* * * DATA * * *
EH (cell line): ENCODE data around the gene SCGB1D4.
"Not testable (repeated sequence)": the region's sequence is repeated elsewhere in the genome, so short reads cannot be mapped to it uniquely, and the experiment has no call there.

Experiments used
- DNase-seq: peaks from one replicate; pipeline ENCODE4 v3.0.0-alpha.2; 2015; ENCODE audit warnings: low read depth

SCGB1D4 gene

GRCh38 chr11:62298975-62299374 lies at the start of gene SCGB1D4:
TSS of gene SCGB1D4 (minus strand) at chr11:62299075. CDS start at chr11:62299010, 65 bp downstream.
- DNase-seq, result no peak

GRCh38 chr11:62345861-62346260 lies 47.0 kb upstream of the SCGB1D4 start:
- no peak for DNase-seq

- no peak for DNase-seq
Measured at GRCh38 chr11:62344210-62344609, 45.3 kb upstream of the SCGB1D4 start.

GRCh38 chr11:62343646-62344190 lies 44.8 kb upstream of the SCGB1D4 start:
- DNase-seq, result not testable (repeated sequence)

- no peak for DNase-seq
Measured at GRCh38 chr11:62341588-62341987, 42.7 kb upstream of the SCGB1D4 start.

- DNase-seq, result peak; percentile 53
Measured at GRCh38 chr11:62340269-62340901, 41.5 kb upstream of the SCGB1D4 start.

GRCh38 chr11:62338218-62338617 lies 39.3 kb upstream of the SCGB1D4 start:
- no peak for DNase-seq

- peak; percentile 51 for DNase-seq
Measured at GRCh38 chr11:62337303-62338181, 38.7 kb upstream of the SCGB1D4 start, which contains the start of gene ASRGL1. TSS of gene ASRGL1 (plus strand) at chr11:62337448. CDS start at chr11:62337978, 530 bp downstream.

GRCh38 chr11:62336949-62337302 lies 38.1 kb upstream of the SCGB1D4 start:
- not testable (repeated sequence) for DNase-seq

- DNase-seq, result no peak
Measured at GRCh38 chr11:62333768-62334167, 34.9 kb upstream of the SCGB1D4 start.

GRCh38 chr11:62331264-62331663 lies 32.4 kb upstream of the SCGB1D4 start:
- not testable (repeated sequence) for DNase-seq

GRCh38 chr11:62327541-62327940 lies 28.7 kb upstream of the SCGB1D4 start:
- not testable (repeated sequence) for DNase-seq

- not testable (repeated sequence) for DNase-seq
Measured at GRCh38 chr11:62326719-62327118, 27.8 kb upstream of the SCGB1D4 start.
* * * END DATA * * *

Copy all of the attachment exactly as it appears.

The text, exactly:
EH (cell line): ENCODE data around the gene SCGB1D4.
"Not testable (repeated sequence)": the region's sequence is repeated elsewhere in the genome, so short reads cannot be mapped to it uniquely, and the experiment has no call there.

Experiments used
- DNase-seq: peaks from one replicate; pipeline ENCODE4 v3.0.0-alpha.2; 2015; ENCODE audit warnings: low read depth

SCGB1D4 gene

GRCh38 chr11:62298975-62299374 lies at the start of gene SCGB1D4:
TSS of gene SCGB1D4 (minus strand) at chr11:62299075. CDS start at chr11:62299010, 65 bp downstream.
- DNase-seq, result no peak

GRCh38 chr11:62345861-62346260 lies 47.0 kb upstream of the SCGB1D4 start:
- no peak for DNase-seq

- no peak for DNase-seq
Measured at GRCh38 chr11:62344210-62344609, 45.3 kb upstream of the SCGB1D4 start.

GRCh38 chr11:62343646-62344190 lies 44.8 kb upstream of the SCGB1D4 start:
- DNase-seq, result not testable (repeated sequence)

- no peak for DNase-seq
Measured at GRCh38 chr11:62341588-62341987, 42.7 kb upstream of the SCGB1D4 start.

- DNase-seq, result peak; percentile 53
Measured at GRCh38 chr11:62340269-62340901, 41.5 kb upstream of the SCGB1D4 start.

GRCh38 chr11:62338218-62338617 lies 39.3 kb upstream of the SCGB1D4 start:
- no peak for DNase-seq

- peak; percentile 51 for DNase-seq
Measured at GRCh38 chr11:62337303-62338181, 38.7 kb upstream of the SCGB1D4 start, which contains the start of gene ASRGL1. TSS of gene ASRGL1 (plus strand) at chr11:62337448. CDS start at chr11:62337978, 530 bp downstream.

GRCh38 chr11:62336949-62337302 lies 38.1 kb upstream of the SCGB1D4 start:
- not testable (repeated sequence) for DNase-seq

- DNase-seq, result no peak
Measured at GRCh38 chr11:62333768-62334167, 34.9 kb upstream of the SCGB1D4 start.

GRCh38 chr11:62331264-62331663 lies 32.4 kb upstream of the SCGB1D4 start:
- not testable (repeated sequence) for DNase-seq

GRCh38 chr11:62327541-62327940 lies 28.7 kb upstream of the SCGB1D4 start:
- not testable (repeated sequence) for DNase-seq

- not testable (repeated sequence) for DNase-seq
Measured at GRCh38 chr11:62326719-62327118, 27.8 kb upstream of the SCGB1D4 start.